/ Blog/ Insurance Bad Faith Claims in Indiana
When an Indiana insurer fails to pay a claim on a policy, the policy holder has two possible legal remedies: a contract claim and a tort claim. The principle distinction between the two is that, as a matter of public policy, punitive damages are only available in tort claims. Therefore, if an insurer wrongly denies coverage and violates an insurance contract, a breach of contract claim will only allow recovery up to the face value of the policy. However, an Indiana plaintiff can also sue under an insurance bad faith claim and recover, through both compensatory and punitive damages, an amount larger than the original face value of the policy (depending on the egregiousness of the insurer’s conduct).
The concept of the insurance tort claim arises out of the implied duty of good faith and fair dealing that is recognized in all insurance policies in almost every US jurisdiction. Indiana first recognized an insurer’s duty to act in good faith in the 1993 Indiana Supreme Court ruling in Erie Insurance Co. V. Hickman by Smith. Since this ruling, Indiana has been in a constant state of defining and redefining the limits of the bad faith tort claim.
Typically, when an insurer breaches the covenant of good faith and fair dealing (by behavior discussed below), the insured can sue on both a tort claim and the standard contract claim.
For example: A business owner buys insurance for his building which later suffers severe roof damage from pooling rain. The insurance company wrongfully denies liability without specifying why they were not liable for the claim which then causes the business owner to suffer far greater damages (lost profits, damaged equipment, etc.) than just a collapsed roof. The business owner can sue on breach of contract and in a tort bad faith claim. This is exactly what happened in Magwerks Corporation v. Monroe Guaranty Insurance Company in which the Indiana Supreme Court upheld a jury’s finding of bad faith and an awarding of punitive damages.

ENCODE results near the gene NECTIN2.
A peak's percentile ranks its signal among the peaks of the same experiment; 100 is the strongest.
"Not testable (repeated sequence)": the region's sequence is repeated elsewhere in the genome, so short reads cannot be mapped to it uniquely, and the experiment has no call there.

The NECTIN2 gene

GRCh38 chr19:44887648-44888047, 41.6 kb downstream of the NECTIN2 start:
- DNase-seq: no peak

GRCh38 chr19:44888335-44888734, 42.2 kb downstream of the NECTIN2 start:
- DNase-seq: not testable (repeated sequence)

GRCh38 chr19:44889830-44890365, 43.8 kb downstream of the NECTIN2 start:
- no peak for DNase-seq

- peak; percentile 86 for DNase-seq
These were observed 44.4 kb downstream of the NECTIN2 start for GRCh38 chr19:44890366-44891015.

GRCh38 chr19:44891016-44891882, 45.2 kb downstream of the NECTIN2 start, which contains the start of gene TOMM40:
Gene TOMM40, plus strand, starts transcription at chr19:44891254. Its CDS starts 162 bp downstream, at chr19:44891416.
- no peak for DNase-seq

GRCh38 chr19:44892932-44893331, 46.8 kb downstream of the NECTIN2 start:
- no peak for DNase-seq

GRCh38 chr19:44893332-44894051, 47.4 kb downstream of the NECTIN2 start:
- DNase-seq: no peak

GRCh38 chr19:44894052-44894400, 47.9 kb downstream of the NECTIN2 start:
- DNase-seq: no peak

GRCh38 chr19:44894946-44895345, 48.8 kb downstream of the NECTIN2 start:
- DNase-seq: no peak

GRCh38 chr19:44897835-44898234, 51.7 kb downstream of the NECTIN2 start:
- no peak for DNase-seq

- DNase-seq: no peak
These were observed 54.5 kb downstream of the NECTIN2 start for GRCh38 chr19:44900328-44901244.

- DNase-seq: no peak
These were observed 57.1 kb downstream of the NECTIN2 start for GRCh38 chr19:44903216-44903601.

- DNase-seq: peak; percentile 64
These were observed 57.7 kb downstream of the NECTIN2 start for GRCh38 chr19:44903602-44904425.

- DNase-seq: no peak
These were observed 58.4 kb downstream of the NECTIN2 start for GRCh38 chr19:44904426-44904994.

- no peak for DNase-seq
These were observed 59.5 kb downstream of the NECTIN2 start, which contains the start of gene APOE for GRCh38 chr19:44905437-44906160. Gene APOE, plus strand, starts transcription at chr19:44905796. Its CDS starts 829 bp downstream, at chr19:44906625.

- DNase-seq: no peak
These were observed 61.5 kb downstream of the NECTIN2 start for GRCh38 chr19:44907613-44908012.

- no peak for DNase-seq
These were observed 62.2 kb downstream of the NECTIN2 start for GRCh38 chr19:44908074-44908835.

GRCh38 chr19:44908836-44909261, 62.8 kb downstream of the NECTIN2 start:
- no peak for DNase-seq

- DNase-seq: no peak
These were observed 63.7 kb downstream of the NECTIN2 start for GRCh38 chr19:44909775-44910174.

An insurance policy holder has a right to question their insurance company’s denial of a claim; however, for a bad faith claim to exist the insurance company has to have made significant errors in handling the insurance claim. There are several possible bad faith violations in which would provide the policy holder with a common law remedy. These include attempting to settle a claim without giving notice, compelling an insured to sue, delaying or outright failing to investigate a claim, failing to defend a suit, and failing to process or settle a claim in a timely fashion, among others.
The Indiana Legislature has also enacted into law regulations governing the behavior of insurance companies. The Unfair or Deceptive Acts and Practices Chapter of the Indiana code sets forth a long list of prohibited behavior of insurance companies. The act provides for civil penalties of up to twenty-five thousand dollars ($25,000) for each act or violation committed by an insurance agency. These sanctions, however, can only be brought by the commissioner appointed by the state and are not available to individual policy holders. Remedies for individual policy holders are limited to those recognized at common law.
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